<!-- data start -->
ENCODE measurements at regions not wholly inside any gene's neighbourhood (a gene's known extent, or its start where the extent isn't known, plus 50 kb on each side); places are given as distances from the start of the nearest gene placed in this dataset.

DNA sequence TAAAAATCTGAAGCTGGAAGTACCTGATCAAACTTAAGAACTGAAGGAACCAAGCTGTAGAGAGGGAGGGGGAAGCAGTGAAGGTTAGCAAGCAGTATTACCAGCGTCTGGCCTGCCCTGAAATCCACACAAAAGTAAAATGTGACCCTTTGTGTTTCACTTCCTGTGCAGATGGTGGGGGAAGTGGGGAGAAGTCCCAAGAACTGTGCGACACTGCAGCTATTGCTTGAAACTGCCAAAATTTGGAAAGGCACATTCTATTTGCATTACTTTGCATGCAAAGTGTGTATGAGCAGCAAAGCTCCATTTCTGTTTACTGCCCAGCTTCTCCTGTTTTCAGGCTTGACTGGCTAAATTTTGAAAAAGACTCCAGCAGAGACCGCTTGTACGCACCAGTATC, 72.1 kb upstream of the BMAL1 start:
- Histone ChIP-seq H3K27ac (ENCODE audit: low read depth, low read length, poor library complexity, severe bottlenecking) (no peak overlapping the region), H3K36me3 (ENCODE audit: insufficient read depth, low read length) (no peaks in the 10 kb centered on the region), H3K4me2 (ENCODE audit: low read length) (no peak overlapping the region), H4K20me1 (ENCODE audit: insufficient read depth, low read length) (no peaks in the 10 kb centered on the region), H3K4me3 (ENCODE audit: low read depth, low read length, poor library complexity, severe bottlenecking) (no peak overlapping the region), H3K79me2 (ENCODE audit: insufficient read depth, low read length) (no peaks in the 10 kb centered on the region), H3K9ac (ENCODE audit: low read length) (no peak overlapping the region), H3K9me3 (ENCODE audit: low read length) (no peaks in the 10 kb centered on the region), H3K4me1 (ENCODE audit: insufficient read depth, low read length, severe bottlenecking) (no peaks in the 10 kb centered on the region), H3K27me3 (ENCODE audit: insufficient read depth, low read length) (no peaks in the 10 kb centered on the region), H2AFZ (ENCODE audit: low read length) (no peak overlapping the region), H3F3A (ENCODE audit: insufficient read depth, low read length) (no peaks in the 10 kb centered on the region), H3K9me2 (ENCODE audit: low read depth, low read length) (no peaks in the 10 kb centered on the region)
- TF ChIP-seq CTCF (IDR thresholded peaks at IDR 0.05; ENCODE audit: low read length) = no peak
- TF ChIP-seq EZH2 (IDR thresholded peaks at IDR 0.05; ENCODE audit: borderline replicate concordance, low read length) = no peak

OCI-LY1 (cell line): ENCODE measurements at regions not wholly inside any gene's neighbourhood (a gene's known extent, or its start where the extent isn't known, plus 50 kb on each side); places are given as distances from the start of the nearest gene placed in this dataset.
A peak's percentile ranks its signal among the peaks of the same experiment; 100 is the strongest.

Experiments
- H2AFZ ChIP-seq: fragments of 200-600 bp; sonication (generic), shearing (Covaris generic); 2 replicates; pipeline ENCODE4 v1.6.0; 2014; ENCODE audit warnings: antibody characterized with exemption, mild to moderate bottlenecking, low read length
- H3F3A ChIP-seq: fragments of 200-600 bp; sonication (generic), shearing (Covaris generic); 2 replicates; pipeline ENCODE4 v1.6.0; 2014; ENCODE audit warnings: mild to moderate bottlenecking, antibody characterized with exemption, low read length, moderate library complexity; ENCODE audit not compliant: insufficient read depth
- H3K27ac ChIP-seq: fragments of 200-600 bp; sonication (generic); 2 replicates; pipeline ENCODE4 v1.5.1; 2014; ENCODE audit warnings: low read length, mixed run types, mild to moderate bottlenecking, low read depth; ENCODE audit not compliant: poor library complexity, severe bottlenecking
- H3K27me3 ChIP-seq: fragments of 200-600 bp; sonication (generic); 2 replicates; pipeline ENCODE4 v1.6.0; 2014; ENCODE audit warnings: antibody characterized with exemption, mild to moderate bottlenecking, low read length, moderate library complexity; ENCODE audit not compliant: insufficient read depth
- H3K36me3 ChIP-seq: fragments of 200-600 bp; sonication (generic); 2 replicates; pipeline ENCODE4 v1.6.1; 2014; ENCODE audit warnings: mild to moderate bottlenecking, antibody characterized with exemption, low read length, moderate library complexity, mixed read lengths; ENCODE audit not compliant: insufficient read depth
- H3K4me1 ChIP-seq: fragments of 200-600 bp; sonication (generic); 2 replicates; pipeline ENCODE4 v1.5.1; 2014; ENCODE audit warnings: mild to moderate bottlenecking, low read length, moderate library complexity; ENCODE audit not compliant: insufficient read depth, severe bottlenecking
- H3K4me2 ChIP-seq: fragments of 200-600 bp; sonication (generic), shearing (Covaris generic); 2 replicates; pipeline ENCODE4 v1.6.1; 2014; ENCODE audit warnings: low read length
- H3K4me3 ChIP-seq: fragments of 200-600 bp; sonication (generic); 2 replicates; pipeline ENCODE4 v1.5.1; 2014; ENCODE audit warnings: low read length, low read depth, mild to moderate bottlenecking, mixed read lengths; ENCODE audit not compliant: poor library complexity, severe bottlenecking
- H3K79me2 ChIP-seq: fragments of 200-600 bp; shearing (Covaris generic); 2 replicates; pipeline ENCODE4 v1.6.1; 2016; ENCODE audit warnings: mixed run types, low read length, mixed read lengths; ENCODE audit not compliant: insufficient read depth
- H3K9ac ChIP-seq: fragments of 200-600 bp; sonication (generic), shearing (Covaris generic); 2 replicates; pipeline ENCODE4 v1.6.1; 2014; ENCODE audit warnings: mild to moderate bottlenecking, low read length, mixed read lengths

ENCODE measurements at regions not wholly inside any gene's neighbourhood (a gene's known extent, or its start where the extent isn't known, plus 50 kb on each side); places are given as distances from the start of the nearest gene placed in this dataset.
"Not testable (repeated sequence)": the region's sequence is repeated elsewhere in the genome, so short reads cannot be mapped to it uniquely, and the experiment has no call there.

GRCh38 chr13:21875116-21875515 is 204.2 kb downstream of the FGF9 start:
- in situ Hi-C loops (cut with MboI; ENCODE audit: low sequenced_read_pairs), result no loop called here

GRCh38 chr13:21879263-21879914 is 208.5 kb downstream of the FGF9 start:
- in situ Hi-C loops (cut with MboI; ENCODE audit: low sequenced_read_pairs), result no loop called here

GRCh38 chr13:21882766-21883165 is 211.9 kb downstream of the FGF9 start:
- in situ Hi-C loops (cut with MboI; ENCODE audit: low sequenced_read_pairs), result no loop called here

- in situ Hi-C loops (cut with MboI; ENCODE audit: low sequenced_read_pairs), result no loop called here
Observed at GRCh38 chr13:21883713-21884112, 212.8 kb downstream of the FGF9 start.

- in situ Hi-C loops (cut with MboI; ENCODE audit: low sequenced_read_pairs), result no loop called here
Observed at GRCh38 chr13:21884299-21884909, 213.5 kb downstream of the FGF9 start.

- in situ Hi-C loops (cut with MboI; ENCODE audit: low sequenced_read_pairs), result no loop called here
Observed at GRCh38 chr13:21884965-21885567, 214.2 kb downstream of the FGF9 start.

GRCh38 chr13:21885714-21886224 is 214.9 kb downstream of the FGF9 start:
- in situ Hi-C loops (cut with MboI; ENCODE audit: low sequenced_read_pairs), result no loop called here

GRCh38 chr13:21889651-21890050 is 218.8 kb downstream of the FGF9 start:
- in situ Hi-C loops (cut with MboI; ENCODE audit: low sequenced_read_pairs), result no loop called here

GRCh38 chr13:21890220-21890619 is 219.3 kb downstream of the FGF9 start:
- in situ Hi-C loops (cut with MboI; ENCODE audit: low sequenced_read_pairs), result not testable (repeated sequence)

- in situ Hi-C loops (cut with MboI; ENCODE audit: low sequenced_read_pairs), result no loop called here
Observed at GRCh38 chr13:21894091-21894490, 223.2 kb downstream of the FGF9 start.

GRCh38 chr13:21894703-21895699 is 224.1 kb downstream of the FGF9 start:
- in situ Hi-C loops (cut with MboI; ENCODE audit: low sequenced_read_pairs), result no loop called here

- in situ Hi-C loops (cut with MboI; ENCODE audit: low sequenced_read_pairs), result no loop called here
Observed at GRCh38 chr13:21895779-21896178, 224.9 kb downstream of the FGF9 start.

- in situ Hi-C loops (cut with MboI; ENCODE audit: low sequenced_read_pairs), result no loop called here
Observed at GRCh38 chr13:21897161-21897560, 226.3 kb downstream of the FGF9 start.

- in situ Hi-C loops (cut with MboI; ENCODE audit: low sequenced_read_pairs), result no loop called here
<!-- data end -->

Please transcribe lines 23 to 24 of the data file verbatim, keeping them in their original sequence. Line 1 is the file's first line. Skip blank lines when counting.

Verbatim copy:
GRCh38 chr13:21879263-21879914 is 208.5 kb downstream of the FGF9 start:
- in situ Hi-C loops (cut with MboI; ENCODE audit: low sequenced_read_pairs), result no loop called here